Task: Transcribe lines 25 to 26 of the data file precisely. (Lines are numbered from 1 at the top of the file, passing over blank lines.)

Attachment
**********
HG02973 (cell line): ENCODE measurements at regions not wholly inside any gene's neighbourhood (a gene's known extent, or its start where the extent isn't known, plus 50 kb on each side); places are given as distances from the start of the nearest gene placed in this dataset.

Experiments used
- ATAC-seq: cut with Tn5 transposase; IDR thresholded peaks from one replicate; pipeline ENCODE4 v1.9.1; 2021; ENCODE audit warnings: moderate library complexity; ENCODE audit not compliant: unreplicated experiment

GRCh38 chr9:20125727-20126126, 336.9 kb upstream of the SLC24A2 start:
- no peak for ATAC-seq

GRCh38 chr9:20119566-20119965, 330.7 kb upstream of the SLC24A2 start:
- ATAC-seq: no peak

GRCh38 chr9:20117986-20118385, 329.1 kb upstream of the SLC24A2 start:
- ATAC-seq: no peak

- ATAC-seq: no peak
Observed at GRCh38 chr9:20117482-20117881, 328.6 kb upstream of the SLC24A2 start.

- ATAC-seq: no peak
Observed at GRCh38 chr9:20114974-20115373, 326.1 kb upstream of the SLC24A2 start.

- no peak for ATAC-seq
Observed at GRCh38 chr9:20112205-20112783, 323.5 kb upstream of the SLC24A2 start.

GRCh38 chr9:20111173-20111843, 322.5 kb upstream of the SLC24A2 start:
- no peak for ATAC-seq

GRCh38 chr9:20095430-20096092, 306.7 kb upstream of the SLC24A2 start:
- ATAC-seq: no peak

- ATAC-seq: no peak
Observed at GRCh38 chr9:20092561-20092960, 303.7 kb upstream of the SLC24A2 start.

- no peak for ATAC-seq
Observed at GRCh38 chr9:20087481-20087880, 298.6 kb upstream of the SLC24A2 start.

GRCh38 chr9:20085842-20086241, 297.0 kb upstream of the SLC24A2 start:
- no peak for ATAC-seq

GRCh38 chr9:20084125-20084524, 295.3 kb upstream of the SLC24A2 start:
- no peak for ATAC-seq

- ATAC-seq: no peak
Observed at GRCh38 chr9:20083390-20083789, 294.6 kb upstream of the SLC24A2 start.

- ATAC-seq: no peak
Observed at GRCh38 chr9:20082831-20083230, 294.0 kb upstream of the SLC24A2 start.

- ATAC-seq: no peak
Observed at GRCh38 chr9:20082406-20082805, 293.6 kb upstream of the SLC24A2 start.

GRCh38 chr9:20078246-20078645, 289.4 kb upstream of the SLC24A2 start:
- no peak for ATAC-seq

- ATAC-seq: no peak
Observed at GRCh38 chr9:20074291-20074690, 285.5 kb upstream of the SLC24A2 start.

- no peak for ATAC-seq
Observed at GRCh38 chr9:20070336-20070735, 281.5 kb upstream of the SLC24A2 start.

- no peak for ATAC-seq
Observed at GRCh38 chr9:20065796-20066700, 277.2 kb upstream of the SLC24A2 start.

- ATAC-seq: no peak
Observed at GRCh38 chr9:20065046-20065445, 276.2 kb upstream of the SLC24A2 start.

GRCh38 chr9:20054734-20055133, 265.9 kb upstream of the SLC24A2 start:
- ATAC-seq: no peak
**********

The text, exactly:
- no peak for ATAC-seq

GRCh38 chr9:20084125-20084524, 295.3 kb upstream of the SLC24A2 start: